This paper explores the possibility of establishing Zeng Jing-lai's (1902-1977) philosophy of religion by considering ＂The Concept of 'Buddha' in the Āgamas＂ (1928), ＂Taiwan's Religions and Superstitious Practices＂ (1938), and his discussions on religion and ethics. This paper begins by examining the development of religion in Taiwan during Zeng Jing-lai's life and the state of Japanese Buddhist studies, which had a significant influence on him as a student, including the rejection by some scholars of the Mahāyāna as not spoken by the Buddha. Then, with the aid of the resarch conducted on contemporary Japanese Buddhism, this paper will investigate Zeng Jing-lai's understanding of early Buddhism, the theory on the Buddha's self-originated Wisdom, and his discussion of religions and ethic. These questions will be approached through the study of subjective religious beliefs and objective history, religious studies and Buddhist studies, studies on Buddhist scholasticism and schools, and issues on the universal and particular subjects of the philosophy of religion. Finally, with the principles consitutive of the philosophy of religion (Teaching, Practice, Faith, and Attainment), we shall probe into Zeng Jing-lai's understanding of the relation between the dharmas and the Buddha, culminating with his claims on the ＂Non-Singularity of the dharmas and the Buddha＂ and the ＂Non-duality of the dharmas and the Buddha＂, which open the possibility of a type of universal philosophy of religion.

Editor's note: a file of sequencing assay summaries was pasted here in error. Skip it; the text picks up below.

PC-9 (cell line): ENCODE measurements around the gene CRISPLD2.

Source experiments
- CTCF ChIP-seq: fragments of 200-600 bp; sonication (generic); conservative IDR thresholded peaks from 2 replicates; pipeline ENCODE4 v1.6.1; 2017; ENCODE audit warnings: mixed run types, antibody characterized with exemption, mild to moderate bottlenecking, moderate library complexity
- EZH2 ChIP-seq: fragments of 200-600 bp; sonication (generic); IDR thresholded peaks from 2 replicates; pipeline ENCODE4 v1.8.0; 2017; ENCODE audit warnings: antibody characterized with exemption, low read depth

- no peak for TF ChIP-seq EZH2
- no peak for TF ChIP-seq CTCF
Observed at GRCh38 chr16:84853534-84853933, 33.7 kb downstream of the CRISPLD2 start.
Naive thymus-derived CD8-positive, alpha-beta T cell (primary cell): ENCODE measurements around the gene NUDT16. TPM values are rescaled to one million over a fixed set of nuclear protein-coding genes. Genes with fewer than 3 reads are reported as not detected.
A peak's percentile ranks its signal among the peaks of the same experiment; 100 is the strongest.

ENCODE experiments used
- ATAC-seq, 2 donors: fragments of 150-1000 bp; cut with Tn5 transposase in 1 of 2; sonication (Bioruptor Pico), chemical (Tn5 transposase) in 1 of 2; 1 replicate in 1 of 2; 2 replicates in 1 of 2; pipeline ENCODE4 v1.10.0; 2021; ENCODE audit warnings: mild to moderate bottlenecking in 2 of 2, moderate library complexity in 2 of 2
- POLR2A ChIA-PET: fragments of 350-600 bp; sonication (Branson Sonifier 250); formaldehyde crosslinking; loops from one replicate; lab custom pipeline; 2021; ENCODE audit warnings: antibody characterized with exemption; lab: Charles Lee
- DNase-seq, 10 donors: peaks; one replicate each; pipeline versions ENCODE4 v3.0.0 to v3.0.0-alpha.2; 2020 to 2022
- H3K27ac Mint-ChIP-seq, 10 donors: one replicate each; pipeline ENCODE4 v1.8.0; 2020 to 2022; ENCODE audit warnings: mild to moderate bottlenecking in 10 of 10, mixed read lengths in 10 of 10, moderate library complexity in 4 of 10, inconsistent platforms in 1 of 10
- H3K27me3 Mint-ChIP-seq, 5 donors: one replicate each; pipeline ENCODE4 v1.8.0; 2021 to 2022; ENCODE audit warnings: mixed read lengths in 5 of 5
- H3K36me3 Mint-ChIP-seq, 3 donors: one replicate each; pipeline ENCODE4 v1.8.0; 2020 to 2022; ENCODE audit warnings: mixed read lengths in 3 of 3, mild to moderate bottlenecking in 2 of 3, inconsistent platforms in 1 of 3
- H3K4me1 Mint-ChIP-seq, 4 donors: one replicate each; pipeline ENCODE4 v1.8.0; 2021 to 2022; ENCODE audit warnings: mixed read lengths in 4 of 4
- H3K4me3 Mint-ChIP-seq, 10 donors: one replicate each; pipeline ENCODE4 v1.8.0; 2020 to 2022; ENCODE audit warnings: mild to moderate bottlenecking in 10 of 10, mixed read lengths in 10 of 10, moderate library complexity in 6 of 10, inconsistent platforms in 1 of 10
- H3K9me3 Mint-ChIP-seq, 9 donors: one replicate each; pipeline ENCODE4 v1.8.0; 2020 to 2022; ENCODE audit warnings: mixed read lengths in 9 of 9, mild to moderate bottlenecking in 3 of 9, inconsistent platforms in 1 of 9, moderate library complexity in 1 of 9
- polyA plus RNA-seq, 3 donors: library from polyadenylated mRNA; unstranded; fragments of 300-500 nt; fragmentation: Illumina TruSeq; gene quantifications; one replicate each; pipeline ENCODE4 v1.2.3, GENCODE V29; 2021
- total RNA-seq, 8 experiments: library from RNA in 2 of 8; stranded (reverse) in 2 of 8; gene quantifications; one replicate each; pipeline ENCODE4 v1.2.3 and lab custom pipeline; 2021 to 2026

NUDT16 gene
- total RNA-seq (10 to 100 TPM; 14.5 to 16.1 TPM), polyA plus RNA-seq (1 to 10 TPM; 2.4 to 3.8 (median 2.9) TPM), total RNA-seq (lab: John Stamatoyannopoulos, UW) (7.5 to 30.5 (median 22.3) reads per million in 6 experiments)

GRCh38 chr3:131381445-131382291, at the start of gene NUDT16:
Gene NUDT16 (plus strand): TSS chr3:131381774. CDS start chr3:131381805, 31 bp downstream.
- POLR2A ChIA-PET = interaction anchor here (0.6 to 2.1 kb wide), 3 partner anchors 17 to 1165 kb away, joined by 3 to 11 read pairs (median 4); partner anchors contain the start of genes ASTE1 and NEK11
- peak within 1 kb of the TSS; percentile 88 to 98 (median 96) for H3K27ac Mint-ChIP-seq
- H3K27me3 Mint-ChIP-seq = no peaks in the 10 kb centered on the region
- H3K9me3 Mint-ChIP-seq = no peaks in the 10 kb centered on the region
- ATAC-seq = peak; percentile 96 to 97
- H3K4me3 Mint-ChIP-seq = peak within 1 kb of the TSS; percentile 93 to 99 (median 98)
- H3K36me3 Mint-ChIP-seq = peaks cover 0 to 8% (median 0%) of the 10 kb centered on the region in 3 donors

Zeng Jing-lai, philosophy of religion, contemporary Japanese Buddhism, concept of the Buddha, early Buddhism